Northwestern University

Oct
29
Mon 4:30 PM

Diana Kurkovsky West - "Looking for Patterns in Soviet Patents: The Theory of Inventive Problem Solving (TRIZ) and Other Mythologies of Innovation"

When: Monday, October 29, 2018
4:30 PM - 6:00 PM  

Where: University Hall, Hagstrum 201, 1897 Sheridan Road, Evanston, IL 60208 map it

Audience: Faculty/Staff - Public - Post Docs/Docs - Graduate Students

Cost: FREE

Contact: Janet Hundrieser   847.491.3525

Group: Science in Human Culture Program - Klopsteg Lecture Series

Category: Lectures & Meetings

Description:

Speaker - Diana Kurkovsky West

Title - "Looking for Patterns in Soviet Patents: The Theory of Inventive Problem Solving (TRIZ) and Other Mythologies of Innovation"

Abstract - The magic number is 40,000. Supposedly, that is the number of patents personally analyzed by the Soviet inventors Genrich Altshuller and Raphael Shapiro in the 1940s, based on which they developed the Theory of Inventive Problem Solving, known by its Russian acronym TRIZ. Arguing that all inventions regardless of the field or application shared a set of common features, Altshuller and Shapiro were determined to eschew the myth of the proverbial “aha moment” in favor of a more scientific process for solving technological challenges. Altshuller spent his life tirelessly promoting TRIZ, and with some success: the innovation algorithm he developed became well-known in Soviet technoscientific circles. Moreover, with the collapse of the USSR and the migration of ex-Soviet scientists and engineers around the globe, TRIZ spread beyond the former USSR, gaining an international following and a burgeoning of publications applying TRIZ to a wide array of contemporary technological challenges.

Is TRIZ a fanciful tale of innovation as an exact science, and, if so, what makes this approach compelling and even effective today? Professor Kurkovsky West will track the paradoxical history of TRIZ from the perspective of sociotechnical embeddedness of technology and the kinds of mythologies with which societies imbue the process of innovation. She will use the case of TRIZ and Altshuller’s biography to examine the co-production and co-functioning of the mythologies and the practices of Soviet innovation. She will then turn to the present-day rise in TRIZ-related publications to consider why and how these mythologies become reinscribed in contemporary practice.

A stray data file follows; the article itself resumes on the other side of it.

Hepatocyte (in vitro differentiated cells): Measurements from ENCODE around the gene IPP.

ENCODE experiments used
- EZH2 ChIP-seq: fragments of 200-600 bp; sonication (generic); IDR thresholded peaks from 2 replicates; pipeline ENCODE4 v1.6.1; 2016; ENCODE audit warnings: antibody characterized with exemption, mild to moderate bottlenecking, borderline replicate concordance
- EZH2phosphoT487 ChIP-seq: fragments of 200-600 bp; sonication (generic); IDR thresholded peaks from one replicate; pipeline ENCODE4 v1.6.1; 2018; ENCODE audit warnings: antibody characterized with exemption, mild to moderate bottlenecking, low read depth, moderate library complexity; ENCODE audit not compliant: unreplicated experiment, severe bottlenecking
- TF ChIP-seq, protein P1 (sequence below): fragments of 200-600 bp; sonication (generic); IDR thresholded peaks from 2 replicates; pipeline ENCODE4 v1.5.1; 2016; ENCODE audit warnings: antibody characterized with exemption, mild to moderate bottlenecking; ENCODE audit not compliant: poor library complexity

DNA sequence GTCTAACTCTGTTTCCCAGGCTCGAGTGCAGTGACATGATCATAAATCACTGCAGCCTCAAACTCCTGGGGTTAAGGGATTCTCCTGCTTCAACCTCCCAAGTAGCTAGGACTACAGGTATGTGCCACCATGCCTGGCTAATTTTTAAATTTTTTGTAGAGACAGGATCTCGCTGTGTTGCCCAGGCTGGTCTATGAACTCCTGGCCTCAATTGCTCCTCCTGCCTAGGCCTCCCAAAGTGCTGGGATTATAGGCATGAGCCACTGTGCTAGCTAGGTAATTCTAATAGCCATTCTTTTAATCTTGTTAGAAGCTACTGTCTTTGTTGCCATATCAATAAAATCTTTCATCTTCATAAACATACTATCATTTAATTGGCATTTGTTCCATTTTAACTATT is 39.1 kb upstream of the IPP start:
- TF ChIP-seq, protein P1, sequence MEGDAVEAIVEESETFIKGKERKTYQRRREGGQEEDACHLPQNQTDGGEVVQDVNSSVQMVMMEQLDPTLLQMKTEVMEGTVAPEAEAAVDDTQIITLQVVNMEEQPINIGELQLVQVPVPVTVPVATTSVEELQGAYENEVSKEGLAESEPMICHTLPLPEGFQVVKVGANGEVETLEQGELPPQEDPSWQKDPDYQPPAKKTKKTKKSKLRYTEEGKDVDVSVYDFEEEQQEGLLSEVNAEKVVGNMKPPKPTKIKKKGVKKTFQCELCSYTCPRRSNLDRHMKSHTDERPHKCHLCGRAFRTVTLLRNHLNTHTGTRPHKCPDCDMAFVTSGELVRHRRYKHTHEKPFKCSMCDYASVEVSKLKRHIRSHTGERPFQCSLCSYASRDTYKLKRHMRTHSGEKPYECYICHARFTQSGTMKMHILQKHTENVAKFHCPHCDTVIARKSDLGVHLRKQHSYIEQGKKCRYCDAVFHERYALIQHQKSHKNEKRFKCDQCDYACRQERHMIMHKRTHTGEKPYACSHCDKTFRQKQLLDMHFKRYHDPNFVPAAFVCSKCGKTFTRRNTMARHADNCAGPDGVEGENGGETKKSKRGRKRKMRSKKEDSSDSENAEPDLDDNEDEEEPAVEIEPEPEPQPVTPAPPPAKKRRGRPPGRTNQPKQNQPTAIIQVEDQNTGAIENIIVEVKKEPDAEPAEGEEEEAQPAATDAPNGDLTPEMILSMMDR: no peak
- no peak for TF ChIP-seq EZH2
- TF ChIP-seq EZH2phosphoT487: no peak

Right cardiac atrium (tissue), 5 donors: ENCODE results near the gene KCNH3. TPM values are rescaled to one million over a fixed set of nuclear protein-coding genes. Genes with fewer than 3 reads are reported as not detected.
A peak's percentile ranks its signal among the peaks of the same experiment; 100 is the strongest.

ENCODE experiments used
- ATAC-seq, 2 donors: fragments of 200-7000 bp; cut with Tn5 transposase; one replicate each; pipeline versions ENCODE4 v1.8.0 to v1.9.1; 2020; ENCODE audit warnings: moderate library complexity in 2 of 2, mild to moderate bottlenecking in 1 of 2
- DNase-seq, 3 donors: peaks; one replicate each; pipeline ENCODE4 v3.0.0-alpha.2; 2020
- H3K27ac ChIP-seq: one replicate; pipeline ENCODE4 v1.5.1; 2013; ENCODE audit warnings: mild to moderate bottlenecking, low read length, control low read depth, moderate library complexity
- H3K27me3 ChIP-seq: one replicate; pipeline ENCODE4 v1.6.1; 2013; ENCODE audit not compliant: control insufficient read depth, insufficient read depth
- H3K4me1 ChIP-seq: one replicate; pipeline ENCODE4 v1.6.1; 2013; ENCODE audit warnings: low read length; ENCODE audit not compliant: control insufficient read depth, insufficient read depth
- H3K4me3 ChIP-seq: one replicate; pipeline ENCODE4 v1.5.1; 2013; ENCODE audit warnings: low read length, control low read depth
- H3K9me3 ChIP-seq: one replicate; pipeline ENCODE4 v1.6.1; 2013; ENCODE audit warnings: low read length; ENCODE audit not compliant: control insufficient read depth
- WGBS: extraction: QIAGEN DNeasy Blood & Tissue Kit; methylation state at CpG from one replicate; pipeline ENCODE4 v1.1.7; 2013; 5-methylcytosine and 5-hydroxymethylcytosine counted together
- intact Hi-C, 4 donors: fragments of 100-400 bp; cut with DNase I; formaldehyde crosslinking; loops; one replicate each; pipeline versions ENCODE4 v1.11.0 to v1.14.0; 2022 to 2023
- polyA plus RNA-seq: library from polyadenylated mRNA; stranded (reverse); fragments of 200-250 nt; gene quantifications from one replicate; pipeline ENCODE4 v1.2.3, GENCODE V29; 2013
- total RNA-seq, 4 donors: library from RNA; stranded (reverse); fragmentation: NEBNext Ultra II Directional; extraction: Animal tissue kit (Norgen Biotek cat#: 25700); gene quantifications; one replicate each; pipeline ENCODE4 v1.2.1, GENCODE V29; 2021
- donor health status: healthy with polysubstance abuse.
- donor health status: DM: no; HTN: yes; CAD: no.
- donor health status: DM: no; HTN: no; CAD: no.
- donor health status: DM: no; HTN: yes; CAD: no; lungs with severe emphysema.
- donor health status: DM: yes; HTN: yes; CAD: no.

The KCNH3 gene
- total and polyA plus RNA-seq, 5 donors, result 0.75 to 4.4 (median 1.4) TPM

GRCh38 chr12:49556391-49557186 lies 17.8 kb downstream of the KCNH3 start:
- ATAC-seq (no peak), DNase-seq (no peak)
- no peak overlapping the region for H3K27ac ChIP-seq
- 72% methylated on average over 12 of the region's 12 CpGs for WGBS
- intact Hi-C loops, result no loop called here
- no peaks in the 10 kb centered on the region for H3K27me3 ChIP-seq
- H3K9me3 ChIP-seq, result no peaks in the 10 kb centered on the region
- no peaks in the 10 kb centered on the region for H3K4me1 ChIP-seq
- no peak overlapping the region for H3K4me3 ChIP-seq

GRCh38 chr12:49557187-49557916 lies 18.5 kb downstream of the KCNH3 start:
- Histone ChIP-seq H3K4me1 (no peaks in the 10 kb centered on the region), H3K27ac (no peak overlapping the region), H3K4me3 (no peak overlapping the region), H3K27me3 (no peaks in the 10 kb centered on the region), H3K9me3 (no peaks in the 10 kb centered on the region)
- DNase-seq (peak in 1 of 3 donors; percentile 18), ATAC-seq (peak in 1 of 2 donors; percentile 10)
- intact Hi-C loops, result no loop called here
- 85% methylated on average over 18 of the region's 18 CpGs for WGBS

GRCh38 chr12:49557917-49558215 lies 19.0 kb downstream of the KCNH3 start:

Biography - Professor Kurkovsky West’s research is focused on the study of the social impact of technologies, with a particular interest in social history of data and information. As an SHC fellow, she is completing her book manuscript on cybernetic thinking in Soviet planning and governance titled CyberSovietica: Planning for Big Data in the Soviet Union. This project is an extension of her dissertation research conducted at the Princeton University School of Architecture, but expands the optic of the dissertation beyond urban and regional planning in order to interrogate how cybernetics-informed approaches to understanding of information and its future promise shaped the Soviet attempts to deal with governing a planned economy more broadly. In addition to tracing the trajectory of cybernetic thinking in the USSR, its goal is also to uncover a history that helps situate our contemporary discourse on smart cities and big data governance. Besides the work on cybernetics, she is interested in issues of automation and computerization, especially as it pertains to urban systems and infrastructure, and in how technologies produce new regimes of human-machine interaction. At Northwestern, she teaches courses in the history of technology and a seminar titled "From Cybernetics to Cyberwar".

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